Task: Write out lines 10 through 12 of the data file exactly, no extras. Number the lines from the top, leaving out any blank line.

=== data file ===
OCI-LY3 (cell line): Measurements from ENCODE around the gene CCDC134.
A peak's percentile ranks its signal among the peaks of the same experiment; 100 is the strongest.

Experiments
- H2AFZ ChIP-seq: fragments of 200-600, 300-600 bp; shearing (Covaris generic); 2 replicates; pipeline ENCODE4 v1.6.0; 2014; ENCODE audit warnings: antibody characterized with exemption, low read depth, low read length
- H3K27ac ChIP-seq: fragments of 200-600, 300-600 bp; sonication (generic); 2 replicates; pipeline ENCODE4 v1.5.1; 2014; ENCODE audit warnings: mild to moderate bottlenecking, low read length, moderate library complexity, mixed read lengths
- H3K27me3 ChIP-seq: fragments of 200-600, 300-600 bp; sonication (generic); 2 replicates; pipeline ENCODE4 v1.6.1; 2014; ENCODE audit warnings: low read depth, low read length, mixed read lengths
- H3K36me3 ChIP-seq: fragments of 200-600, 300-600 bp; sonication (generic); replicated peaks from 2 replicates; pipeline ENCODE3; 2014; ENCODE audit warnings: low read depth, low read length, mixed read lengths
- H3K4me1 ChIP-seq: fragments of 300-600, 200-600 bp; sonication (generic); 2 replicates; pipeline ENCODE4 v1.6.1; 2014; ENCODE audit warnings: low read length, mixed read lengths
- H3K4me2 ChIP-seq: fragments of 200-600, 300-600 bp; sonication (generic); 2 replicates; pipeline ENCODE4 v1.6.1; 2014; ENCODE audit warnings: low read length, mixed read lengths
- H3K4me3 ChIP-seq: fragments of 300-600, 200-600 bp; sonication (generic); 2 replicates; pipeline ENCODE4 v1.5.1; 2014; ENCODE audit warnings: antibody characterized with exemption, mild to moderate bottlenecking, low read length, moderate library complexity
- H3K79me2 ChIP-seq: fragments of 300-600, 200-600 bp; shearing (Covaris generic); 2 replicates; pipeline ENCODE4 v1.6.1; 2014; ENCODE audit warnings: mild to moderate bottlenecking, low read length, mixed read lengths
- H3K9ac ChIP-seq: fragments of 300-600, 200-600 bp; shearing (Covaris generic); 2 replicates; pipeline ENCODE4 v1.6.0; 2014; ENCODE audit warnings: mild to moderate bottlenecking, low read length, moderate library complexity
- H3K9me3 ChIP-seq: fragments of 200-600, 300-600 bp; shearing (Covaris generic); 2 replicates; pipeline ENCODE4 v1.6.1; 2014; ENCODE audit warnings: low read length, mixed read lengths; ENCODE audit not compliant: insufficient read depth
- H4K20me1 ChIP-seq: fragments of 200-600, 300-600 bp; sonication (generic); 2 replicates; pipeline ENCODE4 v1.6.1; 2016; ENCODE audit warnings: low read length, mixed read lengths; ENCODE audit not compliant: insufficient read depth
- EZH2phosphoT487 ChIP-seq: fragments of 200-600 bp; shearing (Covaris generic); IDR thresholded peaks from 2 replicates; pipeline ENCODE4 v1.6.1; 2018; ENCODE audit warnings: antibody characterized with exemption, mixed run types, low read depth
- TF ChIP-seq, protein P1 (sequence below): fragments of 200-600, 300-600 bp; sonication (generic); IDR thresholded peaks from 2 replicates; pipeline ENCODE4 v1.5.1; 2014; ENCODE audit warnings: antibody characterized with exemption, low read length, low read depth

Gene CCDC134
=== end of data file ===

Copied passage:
- H3K4me3 ChIP-seq: fragments of 300-600, 200-600 bp; sonication (generic); 2 replicates; pipeline ENCODE4 v1.5.1; 2014; ENCODE audit warnings: antibody characterized with exemption, mild to moderate bottlenecking, low read length, moderate library complexity
- H3K79me2 ChIP-seq: fragments of 300-600, 200-600 bp; shearing (Covaris generic); 2 replicates; pipeline ENCODE4 v1.6.1; 2014; ENCODE audit warnings: mild to moderate bottlenecking, low read length, mixed read lengths
- H3K9ac ChIP-seq: fragments of 300-600, 200-600 bp; shearing (Covaris generic); 2 replicates; pipeline ENCODE4 v1.6.0; 2014; ENCODE audit warnings: mild to moderate bottlenecking, low read length, moderate library complexity